Fig 12.

Fig 13.

Fig 14.

6) …allow me to grasp its tongue and bring it out to the side as the horse relaxes. Caution. This is a dangerous exercise. If you have the slightest doubts about your abilities or your pain threshold, do not continue. I hesitated to include this step in this article because of the inherent danger of having your fingers in the vicinity of a horse’s teeth. This step can be skipped. I included it because it is very helpful in getting a horse to relax its jaw and become at ease with my hands in and around its mouth. It is also very helpful when you need to orally examine a horse or administer de-wormer. But it is not vital to your success in working on a bridling problem, so use good judgment. 

I begin in the same way as the gum massage, but this time I slip my fingers and thumb into the mouth in the toothless area in front of the molars (fig.12). Be extremely careful with this exercise since it is easy to accidentally get your fingers between the teeth, and either have them crushed or lose then completely! I’ve had mine crushed, and I really, really advise that you take my word on this and skip the first hand experience! At this point the horse may retract its tongue, making it hard to grasp, and the darn thing is slippery too! But, keeping your fingers clear of the teeth, reach into the mouth and grasp the tongue. The horse will probably raise its head in avoidance once again, but hang in there (fig. 13). The idea is to get the horse to relax and give you its head laterally and allow you to hold its tongue out to the side. When this has happened and the horse is really relaxed (fig. 14), release the tongue. The horse should stay relaxed and lick and chew for a moment.

With any of these exercises, if the horse jerks away or tries to escape when you finish, your timing is wrong and the horse is getting the wrong idea. The horse must be calm and relaxed at the conclusion of each exercise for it to gain the proper relaxed association. If you are not able to attain this, STOP, and don’t proceed without qualified help. You will make your problems worse!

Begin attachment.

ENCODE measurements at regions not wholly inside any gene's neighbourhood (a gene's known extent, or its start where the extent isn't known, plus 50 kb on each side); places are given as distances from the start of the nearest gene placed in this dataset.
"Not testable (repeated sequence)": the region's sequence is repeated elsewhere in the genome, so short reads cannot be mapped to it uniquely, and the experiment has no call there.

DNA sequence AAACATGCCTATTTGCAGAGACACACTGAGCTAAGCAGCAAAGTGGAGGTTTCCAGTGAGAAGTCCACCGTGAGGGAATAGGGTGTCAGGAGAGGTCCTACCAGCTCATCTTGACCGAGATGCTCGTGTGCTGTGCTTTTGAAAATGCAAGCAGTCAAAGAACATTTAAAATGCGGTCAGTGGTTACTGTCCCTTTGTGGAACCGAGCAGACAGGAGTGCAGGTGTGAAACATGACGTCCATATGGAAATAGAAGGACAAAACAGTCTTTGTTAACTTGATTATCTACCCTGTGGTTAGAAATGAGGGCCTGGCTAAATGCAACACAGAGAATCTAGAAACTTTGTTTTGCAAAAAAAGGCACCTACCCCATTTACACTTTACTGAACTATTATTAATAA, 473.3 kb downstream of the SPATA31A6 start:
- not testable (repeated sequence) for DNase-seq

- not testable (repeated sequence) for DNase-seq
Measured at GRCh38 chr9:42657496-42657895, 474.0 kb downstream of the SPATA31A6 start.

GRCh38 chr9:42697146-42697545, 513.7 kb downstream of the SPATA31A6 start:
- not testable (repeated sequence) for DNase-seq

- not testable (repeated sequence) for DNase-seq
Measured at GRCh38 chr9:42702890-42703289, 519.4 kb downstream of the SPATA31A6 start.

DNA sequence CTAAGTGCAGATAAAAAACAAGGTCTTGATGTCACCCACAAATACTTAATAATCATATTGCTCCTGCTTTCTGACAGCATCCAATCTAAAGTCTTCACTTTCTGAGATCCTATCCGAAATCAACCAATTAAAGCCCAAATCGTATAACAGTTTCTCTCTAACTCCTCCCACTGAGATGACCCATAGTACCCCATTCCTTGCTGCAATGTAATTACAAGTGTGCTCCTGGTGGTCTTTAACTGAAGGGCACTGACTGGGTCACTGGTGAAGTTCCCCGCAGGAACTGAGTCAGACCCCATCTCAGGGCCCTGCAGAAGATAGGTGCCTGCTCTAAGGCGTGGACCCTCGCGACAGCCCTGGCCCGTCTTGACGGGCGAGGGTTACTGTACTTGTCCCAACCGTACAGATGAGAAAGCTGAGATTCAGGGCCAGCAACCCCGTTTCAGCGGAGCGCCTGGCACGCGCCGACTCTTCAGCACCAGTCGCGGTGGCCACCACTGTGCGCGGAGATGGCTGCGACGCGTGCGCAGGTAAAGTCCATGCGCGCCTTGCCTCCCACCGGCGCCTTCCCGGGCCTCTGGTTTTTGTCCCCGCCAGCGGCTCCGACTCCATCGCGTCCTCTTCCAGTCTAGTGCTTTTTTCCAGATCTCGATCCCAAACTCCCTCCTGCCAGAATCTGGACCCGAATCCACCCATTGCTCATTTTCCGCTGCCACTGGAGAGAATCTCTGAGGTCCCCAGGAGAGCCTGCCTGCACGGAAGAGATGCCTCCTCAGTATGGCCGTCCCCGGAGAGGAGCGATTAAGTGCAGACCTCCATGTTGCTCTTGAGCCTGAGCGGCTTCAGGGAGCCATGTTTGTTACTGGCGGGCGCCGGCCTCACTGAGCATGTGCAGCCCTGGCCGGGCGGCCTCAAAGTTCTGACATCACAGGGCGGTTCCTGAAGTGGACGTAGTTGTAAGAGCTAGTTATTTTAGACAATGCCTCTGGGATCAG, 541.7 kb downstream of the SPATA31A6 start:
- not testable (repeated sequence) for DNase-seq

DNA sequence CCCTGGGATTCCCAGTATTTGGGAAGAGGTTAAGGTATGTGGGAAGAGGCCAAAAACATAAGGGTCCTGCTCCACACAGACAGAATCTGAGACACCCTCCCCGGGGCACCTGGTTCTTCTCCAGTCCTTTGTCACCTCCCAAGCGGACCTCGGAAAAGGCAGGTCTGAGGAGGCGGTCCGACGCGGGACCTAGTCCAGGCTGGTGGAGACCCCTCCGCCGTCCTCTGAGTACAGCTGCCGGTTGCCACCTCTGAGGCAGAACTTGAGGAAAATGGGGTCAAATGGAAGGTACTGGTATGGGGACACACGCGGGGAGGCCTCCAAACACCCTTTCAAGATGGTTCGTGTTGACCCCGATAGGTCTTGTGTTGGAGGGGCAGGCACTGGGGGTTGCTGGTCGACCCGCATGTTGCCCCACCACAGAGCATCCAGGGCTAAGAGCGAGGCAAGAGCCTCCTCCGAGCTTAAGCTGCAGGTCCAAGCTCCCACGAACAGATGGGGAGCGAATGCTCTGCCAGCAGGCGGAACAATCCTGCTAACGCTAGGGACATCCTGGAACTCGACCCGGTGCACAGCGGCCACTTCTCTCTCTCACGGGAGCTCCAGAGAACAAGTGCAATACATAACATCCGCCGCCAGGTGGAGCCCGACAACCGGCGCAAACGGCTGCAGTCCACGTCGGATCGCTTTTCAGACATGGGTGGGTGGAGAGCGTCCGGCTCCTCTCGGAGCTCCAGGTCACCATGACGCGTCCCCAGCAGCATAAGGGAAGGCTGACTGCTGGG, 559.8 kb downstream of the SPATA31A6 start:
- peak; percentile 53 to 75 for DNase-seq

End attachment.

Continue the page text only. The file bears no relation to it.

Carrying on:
7) Repeat and review. Just because a horse does something once doesn’t mean it is locked in his brain, especially when you are trying to replace an old bad habit with a new good one. So, do these exercises as separate games when you are handling your horse at any time, not just when you want to bridle him. Its important to remember that each exercise is built on the previous one, so if you have trouble with an exercise go back to an earlier one and get it solid before moving on.

 

The above exercises can be taught to young horses long before they are ever bridled for the first time. It teaches them to automatically assume the correct position for being bridled, with no “bad” mindset associated with the bit, bridle or the bridling process. This, in conjunction with good riding skills, contributes to the creation of a well balanced horse that doesn’t dread the sight of the bit and bridle.

Bridling

When I am able to perform these pre-bridling exercises smoothly and consistently, I am ready to ask the horse to use these positions and yields in the bridling process.

Keep in mind that a “bad” habit like refusing to accept the bit is actually a “conditioned response” to a stimulus, or cue. A horse with a bad bridling problem has developed and practiced a response of avoidance to the sight of the bridle and / or the bridling process, or even your preparation for bridling (all of these are cues). He wasn’t born this way. He learned to view things negatively from bad experiences, and so he learned how to avoid them. So it is hardly fair to blame the horse.

We now have him to a point where he has learned that these pre-bridling positions are not so bad, and actually rather pleasant. This doesn’t mean that he won’t have a momentary brainless relapse back to an old habit. In fact, you can expect this. But it does mean you have a new replacement behavior to bring him back to his senses. And you will have practiced and will continue to practice these exercises the rest of his and your life, which will gradually make it easier to bring him back to the new habit of acceptance.

Fig 15.

Fig 16.

Step 1. To begin, I get my equipment in order, holding my bridle by its top center with my left hand, with reins hanging off my left arm. I leave the halter on horses during this training process in case I need to get instant control over a horse that might try to escape.  I then stand beside the horse and pass the bridle under his neck with my left hand while I reach over his neck with my right hand and grasp the top of the bridle. The reins are still hanging off my left arm (fig. 15). If the horse tries to raise its head during this process I use my right elbow and forearm to lower the head again. If he tries to escape to the right I use the lead rope to bring him back into position.

Step 2. Holding the bridle by its top center in your right hand, slip the horse’s nose through the bridle, allowing the bit to hang loosely under and behind the chin (fig. 16). This is a point when the old conditioned response of avoidance may pop up, so you should repeat this step numerous times; approach the horse, place him in the proper pre-bridling position with his head low and neck flexed with his nose pointing in toward you, get your bridle in place using step 1, and place his nose through the bridle while he maintains proper position as in fig. 16. You should not proceed with any further steps until everything is working well up to this point. Repeat this several time per day or per handling session until it is second nature to you and the horse.